In a telephone conversation with a Courier-Herald reporter last Monday, Homer Parks, businessman and resident King County deputy sheriff at Lester, said that the residents of that isolated community in the Cascade Mountains approximately 30 miles northeast of Enumclaw “have just begun to fight.”

Parks referred to the possible condemnation proceedings of the City of Tacoma which seeks to acquire 1,400 acres of land on both banks of the Green River from the little hamlet of Lester to Tacoma’s headworks on the stream three miles east of Kanaskat.  (more…)

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Originally published in the Enumclaw Courier-Herald, October 24, 1963

Crystal MountainThe new Crystal Mountain winter sports area is readying for its first full season of operation according to Melvin Borgersen, manager of Crystal Mountain, Inc., developers of the project. Although Crystal Mountain operated last winter it did so only on a limited basis due to the fact that the 1962-1963 season was used by the operators as a “shake down” period.

Borgersen reported this week that the state’s newest skiing facility, which is located approximately 38 miles northeast of Enumclaw in the Silver Creek region, has undergone vast changes during the summer and fall. (more…)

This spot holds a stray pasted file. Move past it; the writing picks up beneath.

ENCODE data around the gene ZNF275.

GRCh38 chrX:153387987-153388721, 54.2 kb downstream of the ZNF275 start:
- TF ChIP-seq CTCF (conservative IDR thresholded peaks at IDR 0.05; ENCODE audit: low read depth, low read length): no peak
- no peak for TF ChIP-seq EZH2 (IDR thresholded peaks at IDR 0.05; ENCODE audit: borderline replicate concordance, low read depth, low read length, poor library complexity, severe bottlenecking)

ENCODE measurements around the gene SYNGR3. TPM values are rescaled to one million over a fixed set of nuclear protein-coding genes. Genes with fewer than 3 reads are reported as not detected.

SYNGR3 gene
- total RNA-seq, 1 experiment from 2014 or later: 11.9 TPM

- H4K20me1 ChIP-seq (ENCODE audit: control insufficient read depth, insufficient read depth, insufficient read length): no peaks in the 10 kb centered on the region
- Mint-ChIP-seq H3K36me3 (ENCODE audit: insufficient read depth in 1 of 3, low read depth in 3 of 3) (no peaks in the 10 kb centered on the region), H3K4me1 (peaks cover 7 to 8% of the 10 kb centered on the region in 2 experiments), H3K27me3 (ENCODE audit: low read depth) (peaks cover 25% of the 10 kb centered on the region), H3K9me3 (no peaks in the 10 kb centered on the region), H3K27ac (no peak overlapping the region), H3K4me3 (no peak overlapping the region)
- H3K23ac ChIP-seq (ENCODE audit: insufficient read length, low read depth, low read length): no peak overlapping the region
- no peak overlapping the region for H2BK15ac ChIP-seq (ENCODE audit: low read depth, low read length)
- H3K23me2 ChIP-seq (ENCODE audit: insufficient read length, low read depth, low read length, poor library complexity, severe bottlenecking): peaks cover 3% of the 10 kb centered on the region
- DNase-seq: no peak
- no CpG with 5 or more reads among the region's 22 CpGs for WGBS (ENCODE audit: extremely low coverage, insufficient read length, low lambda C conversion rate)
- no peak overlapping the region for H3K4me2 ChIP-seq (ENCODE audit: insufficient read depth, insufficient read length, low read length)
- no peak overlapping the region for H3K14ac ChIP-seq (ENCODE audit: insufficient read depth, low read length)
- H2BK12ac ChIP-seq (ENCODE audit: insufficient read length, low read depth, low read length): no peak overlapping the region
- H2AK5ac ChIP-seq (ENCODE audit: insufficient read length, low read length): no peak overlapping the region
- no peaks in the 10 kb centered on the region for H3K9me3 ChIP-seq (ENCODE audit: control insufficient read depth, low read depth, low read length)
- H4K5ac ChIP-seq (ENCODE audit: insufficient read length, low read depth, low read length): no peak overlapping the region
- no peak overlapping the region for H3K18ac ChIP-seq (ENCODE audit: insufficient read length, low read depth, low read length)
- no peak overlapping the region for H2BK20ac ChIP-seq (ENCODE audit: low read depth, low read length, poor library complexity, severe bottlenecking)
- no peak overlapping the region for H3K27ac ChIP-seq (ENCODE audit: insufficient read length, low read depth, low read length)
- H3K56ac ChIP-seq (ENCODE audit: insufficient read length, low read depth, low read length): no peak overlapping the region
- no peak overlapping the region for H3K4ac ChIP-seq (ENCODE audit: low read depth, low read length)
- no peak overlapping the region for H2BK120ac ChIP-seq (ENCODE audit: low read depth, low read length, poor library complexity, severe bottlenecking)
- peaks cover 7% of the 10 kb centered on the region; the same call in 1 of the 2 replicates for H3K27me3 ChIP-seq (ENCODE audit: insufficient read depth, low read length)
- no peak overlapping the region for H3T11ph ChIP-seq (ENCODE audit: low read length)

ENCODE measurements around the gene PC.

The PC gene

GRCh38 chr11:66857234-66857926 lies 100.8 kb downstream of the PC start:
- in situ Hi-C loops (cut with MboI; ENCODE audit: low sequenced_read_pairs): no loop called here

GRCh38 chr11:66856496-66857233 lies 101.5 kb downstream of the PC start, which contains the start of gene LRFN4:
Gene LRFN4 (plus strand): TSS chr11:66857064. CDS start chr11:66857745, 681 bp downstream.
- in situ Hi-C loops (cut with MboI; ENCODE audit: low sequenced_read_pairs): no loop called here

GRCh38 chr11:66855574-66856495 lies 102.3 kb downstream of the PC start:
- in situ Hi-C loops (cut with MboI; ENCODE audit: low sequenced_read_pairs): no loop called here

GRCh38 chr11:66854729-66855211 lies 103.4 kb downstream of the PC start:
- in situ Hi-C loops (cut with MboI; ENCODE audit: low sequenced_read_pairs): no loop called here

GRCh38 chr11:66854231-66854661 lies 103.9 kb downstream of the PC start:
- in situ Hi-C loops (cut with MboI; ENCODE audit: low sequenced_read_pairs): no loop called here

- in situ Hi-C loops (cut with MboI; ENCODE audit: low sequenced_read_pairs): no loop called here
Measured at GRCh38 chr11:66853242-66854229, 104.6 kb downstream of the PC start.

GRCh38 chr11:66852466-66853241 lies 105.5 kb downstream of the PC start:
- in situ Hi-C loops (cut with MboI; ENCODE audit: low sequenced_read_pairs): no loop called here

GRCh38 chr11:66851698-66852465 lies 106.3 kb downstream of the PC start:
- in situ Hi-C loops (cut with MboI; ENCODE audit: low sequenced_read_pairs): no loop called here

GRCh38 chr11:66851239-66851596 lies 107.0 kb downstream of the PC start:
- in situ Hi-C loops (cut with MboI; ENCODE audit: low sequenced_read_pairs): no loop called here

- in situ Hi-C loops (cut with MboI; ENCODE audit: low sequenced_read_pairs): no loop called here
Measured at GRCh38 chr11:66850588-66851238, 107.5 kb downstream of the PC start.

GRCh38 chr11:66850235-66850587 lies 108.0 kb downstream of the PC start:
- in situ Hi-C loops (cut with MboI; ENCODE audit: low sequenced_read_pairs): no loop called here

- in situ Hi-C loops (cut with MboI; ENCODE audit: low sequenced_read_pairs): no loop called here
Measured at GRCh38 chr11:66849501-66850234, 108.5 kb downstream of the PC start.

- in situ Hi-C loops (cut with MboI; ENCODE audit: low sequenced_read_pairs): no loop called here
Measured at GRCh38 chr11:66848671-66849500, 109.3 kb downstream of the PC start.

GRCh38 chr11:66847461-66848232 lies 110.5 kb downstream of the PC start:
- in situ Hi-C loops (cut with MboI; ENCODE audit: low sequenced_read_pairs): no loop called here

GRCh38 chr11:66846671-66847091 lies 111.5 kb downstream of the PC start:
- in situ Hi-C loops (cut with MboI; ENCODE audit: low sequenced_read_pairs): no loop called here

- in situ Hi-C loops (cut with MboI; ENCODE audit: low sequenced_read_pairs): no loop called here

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Originally published in the Enumclaw Courier, October 20, 1911

Selleck HotelThe Pacific States Lumber Company at Selleck has just completed a fine modern hotel, which is to be formally opened with a grand ball and oyster supper on Saturday evening, October 21, under the auspices of the Selleck Band.

For the convenience of people from Enumclaw and other points trains will leave Selleck after the ball at 12:30 and at 2:00 a.m.

A cordial invitation is extended to all, and a good number in attendance from Enumclaw would be most gratifying to the people of Selleck.

The new hotel is a modern, three-story structure, and would do credit to a town many times the size of Selleck.

It has a capacity of sixty rooms, and is finished in slash grain fir beautifully stained, the rooms being neatly furnished.

The building is steam heated throughout, and has toilets and shower-baths on the two lower floors.

The lobby is large and roomy, and the dining hall has a seating capacity of about two hundred and fifty.